WINNIPEG — Manitoba Premier Brian Pallister says the federal government needs to look at its own trade barriers instead of focusing on the provinces.
Pallister says recent statements by federal Finance Minister Bill Morneau and Internal Trade Minister Dominic LeBlanc have dealt mainly with interprovincial trade barriers.
Pallister says the federal government needs to admit its own regulations are part of the problem.
For example, he says, a small meat-processing company in Carman, Man., is hoping to sell kosher products in other provinces, but faces onerous federal regulations.
Pallister also says the federal government is proposing new laws that will add regulatory requirements and drive down investment in the resource and fisheries sectors.
Pallister says he is hoping for discussion on the issue at a first ministers conference next week in Montreal.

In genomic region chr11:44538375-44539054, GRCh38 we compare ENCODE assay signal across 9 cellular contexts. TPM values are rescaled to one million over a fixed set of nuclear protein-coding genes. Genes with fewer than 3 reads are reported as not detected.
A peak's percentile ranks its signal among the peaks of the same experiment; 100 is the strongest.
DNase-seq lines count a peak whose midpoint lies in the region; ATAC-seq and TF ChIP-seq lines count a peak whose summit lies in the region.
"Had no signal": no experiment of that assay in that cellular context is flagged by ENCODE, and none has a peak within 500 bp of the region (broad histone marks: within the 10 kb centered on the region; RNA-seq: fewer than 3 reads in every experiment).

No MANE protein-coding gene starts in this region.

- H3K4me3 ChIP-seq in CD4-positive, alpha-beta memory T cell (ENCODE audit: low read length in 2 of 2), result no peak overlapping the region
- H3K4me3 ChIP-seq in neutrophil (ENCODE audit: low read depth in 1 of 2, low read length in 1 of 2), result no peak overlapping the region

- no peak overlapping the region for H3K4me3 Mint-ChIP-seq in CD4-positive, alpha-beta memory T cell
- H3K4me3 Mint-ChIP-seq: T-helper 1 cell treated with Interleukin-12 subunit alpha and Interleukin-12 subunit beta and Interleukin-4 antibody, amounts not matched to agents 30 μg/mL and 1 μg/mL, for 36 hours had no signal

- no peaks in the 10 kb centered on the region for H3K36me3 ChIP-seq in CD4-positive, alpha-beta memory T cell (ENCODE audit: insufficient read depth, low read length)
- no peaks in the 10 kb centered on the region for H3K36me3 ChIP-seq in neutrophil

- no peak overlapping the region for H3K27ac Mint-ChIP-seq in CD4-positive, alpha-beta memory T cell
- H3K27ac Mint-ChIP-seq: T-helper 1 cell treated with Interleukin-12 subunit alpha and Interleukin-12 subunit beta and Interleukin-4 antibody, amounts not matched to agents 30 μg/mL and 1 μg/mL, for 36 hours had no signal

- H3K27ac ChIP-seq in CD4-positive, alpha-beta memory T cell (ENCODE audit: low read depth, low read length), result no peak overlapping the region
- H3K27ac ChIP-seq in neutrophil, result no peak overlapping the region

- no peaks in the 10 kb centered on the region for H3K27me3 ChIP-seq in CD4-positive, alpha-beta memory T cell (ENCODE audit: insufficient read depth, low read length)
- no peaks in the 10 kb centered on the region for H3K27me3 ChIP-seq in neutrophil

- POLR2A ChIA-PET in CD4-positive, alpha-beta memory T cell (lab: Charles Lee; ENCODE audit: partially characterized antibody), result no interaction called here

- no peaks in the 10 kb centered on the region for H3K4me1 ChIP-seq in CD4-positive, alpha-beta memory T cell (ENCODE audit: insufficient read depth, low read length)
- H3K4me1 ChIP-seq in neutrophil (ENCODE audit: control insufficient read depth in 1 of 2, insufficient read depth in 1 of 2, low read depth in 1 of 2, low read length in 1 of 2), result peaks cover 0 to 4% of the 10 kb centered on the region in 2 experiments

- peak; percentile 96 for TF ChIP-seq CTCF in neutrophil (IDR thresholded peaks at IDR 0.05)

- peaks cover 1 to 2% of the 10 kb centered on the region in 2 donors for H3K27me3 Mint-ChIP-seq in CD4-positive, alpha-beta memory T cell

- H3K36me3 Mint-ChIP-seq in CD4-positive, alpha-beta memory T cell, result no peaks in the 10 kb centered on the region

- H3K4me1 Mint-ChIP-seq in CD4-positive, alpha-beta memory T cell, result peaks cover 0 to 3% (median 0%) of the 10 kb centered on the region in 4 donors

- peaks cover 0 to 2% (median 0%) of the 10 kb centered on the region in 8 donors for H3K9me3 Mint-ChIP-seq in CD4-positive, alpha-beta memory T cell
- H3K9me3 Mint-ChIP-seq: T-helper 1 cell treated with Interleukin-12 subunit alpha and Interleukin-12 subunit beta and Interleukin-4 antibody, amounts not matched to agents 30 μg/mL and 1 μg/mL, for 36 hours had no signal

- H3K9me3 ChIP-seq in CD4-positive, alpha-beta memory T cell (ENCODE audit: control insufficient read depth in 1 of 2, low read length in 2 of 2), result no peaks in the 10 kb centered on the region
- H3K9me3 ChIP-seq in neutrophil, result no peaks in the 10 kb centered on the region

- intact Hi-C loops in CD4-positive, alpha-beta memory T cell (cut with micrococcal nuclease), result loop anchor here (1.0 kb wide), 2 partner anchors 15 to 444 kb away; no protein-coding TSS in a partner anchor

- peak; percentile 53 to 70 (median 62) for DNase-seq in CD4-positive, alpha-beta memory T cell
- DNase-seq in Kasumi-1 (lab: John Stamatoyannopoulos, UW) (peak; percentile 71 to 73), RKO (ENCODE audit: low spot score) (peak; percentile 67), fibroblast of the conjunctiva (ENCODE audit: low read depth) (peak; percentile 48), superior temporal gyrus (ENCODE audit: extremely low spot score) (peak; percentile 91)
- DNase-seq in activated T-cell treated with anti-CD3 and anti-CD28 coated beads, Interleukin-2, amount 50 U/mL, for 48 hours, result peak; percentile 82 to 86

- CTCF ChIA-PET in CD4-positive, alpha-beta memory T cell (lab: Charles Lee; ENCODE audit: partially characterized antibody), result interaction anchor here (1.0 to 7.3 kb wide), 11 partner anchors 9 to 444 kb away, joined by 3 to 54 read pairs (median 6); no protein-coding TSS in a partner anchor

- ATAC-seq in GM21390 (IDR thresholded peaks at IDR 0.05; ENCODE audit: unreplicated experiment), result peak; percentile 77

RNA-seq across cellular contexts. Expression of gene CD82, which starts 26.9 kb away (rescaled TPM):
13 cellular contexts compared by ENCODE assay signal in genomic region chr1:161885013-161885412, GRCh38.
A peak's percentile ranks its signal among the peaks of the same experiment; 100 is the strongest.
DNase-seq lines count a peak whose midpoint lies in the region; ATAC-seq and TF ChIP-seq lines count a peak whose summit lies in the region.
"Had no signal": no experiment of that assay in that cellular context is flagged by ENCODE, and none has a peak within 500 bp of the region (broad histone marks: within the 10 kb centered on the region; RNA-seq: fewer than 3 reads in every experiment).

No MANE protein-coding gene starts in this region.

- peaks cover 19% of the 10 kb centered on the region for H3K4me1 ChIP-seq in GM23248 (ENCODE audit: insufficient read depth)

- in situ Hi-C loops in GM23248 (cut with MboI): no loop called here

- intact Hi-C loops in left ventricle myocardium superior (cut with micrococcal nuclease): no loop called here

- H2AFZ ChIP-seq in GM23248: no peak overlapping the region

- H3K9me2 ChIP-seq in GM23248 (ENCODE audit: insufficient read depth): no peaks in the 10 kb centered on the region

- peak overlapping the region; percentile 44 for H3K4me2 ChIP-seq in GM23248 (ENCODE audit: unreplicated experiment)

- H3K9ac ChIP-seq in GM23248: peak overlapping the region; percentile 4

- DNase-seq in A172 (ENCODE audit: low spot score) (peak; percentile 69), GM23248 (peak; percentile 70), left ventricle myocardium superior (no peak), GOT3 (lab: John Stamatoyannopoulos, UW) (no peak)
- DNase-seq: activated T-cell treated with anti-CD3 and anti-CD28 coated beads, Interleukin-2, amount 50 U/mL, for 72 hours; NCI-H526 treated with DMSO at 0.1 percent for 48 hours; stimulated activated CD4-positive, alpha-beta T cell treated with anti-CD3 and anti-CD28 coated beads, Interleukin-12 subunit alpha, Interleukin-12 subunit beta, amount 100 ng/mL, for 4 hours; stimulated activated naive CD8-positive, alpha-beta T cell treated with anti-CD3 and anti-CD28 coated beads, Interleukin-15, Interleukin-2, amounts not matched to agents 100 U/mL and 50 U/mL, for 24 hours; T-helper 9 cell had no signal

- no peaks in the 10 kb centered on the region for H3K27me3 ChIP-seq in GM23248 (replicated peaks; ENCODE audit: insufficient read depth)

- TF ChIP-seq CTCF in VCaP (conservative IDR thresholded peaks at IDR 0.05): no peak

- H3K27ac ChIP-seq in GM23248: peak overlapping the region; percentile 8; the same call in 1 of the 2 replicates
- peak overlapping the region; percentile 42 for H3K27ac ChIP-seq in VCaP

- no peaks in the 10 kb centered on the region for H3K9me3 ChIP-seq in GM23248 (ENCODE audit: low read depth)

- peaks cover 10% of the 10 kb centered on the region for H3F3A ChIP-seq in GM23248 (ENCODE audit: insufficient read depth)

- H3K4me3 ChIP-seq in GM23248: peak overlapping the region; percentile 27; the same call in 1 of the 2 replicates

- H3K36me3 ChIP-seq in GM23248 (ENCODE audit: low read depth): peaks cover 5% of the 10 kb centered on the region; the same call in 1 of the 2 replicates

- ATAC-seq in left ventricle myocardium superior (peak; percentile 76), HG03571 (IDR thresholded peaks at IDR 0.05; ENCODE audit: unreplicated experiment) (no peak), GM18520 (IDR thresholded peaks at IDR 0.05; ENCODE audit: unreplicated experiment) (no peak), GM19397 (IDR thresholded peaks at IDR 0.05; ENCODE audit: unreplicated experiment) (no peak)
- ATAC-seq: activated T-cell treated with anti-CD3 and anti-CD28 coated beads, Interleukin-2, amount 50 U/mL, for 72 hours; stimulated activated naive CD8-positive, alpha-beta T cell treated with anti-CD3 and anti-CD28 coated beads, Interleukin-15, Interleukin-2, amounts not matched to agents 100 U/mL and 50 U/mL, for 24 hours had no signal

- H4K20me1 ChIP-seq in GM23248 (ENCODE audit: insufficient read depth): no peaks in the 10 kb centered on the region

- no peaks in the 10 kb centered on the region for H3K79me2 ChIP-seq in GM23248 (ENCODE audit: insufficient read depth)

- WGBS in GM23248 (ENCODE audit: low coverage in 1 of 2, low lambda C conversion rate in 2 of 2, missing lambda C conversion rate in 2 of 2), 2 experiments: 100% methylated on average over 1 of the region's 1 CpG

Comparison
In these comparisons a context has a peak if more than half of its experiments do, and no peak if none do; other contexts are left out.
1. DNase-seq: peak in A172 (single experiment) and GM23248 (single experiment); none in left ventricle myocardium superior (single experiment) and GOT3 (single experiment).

“The first step is — admit you’ve got a problem. In the Bill Morneau (fall economic) statement, he admitted the provinces had a problem. He didn’t say anything about the federal problem,” Pallister said Friday.
The federal government also has more exemptions under the Canada Free Trade Agreement for procurement than any province, Pallister said.
Pallister said the provinces are making progress on some of their own issues. At a premiers’ meeting last summer, he called for an end to limits on interprovincial transportation of alcohol for personal use.
The provinces are also moving closer to adopting similar trucking regulations such as required tire sizes, Pallister said Friday.
Manitoba is currently reviewing some of its own regulations in the energy sector. The Progressive Conservative government recently announced a review of the tax and royalty regime for oil and gas, with the aim of making it less cumbersome for companies.
Pallister hinted the review might lead to lower taxes and royalties if other jurisdictions are deemed to have an advantage.
“Because we have an industry in Saskatchewan that’s doing the same thing that an industry in southwest Manitoba is doing, and why are the rules different — and if they are different, and that’s pushing investment across to Saskatchewan at the expense of Manitoba — then we’d have to have a look at that too.”
Steve Lambert, The Canadian Press